A note of explanation: This is an article I wrote for Halifax Today, the newspaper organ of the King’s College University Journalism program. It was published on March 31, 1983. I’ve fixed up some of the typos but it is otherwise unchanged.
At the turn of the century a vaudeville show based in New York occasionally toured through the Maritimes and Quebec. The Wormwood’s Dog and Monkey Show had animal acts, comedy, and burlesque. Edmund Porter also travelled with the show; he was one of North America’s earliest significant film directors. Porter’s early movies were probably the first ever shown to vaudeville audiences in the Maritimes.
The Wormwood’s Dog and Monkey Theatre exemplifies Porter’s pioneering spirit. Until recently, Wormwood’s operated out of the National Film Board Theatre, but a new theatre opened on March 11, just down the street at 1588 Barrington St. Above the Beansprout health food store, the small theatre was established in what was once a chapel, and has a seating capacity of just under a hundred. For many Halifax moviegoers the theatre is a shrine of culture, an oasis in the commercial wasteland of film. Wormwood’s is the only place in Halifax where an audience can see a different high quality film every night for a low price. The films range from Kurosawa’s classic The Seven Samurai to Bernardo Bertolucci’s Last Tango In Paris.
Gordon Parsons has pleasant features dominated by curly brown hair and heavy-framed glasses. About thirty, soft-spoken and thoughtful, he doesn’t come across as the mastermind behind Wormwood’s Theatre. When he supervises work on the new theatre, he seems bemused by his own authority. Yet when he talks about his theatre he reveals a slightly steely edge. He has a rare combination of vision and business sense that has allowed him to show movies he feels deserve attention, while still making a living.
The Wormwood’s Dog and Monkey Theatre came to life in 1976 when Gordon Parsons was working as a co-ordinator for the Atlantic Film Co-op. It seemed that Halifax was ripe for a more varied movie diet, one including a heavy dose of foreign flicks and the classics. So the co-op began using the National Film Board Theatre as a venue, and Parsons became the theatre’s guiding light.
Over the years he’s seen Wormwood’s grow from a small film co-op venture into full-fledged business, with all of the attending headaches. When asked how he finds the business angle of the theatre, Parson’s quickly replies, ‘I don’t like it at all.’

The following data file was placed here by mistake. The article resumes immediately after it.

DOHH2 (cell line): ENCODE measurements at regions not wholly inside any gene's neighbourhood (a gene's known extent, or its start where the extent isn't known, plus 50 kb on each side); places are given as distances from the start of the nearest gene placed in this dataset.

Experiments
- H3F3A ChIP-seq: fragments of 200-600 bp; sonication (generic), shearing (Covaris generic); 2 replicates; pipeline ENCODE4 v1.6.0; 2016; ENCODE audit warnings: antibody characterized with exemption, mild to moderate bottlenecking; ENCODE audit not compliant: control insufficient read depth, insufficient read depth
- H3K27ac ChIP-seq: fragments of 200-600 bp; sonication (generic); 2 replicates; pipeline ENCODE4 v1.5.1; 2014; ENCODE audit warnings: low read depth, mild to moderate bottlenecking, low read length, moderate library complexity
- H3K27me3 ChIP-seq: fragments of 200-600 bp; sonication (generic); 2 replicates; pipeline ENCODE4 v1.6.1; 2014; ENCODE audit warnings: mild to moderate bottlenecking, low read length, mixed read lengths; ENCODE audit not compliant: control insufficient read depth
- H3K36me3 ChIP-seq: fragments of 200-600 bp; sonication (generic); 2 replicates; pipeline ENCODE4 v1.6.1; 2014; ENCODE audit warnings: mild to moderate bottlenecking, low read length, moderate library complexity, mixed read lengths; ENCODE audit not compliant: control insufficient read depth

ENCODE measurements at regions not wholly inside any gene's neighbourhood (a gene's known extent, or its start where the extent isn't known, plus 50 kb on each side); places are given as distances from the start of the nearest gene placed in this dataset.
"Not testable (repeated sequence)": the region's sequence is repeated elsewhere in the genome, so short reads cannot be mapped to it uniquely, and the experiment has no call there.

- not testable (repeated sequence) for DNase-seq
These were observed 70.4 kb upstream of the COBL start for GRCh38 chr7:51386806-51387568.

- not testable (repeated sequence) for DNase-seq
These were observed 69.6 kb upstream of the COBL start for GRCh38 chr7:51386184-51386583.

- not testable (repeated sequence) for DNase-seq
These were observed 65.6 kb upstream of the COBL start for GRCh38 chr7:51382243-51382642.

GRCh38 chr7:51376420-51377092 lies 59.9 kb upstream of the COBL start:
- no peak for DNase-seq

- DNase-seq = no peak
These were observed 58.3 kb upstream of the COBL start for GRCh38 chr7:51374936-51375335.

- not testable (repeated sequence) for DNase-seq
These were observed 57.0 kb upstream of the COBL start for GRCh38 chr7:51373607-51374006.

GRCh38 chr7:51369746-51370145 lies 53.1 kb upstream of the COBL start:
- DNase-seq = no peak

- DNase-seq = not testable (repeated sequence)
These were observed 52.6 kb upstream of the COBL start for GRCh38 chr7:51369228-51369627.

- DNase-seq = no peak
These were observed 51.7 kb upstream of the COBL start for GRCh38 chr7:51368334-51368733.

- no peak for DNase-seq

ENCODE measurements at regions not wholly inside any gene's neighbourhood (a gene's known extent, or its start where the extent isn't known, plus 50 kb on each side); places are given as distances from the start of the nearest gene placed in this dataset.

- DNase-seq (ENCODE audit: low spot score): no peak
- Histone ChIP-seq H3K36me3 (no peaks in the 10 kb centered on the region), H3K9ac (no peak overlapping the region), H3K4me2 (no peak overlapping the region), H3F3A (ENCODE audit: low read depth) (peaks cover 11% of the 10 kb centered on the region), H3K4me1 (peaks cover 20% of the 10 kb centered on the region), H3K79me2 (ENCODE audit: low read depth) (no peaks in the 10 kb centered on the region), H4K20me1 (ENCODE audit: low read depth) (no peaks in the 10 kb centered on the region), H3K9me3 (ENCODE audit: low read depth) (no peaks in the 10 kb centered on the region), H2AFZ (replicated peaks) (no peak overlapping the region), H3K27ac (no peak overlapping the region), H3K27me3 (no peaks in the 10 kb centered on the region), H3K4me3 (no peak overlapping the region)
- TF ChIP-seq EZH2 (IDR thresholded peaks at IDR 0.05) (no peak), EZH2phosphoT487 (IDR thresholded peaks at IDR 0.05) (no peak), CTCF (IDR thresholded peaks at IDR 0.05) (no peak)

Gordon Parsons began by showing only movies he wanted to see. Wormwood’s became a successful business because a large and faithful group of film lovers wanted to see the same movies Gordon liked. He must now temper his own tastes, because ‘the only movies I like these days are very avante-garde.’ The economy and his own financial pinch due to the cost of the new theatre’s construction have caused Parsons to feel some types of movies might suffer. Classics and most silent movies don’t draw good audiences. He tries to strike a delicate balance between showing choice films and staying afloat. ‘You won’t see any midnight showings of Rocky Horror Picture Show here though,’ he adds.
What Gordon Parsons finds most exciting about the new theatre is sharing the third floor with the Atlantic Film-maker’s Co-op, headed by Chuck Clark. Calling it ‘an interesting joint venture,’ Parsons points out that there are few other places in Canada where film appreciation and applied film art go on under the same roof. He praises the co-op as a pioneering development in Atlantic Canada and as a film-maker’s proving ground.
As he speaks, staring reflectively off into space, Gordon Parsons gives the undeniable impression that as far as he is concerned, movies aren’t just an evening’s diversion. They are one of the highest forms of artistic creation, and Wormwood’s is a gallery where they can be displayed proudly.
No doubt Edmund Porter would approve.
For more pictures, posters and emphemera from Wormwood’s, click here.
For more information, click here.
Photo: Peter Gaskin, Alex Busby, Gordon Parsons and Chuck Clark get busy building Wormwood’s Dog and Monkey Cinema on Barrington St., Halifax. Click here.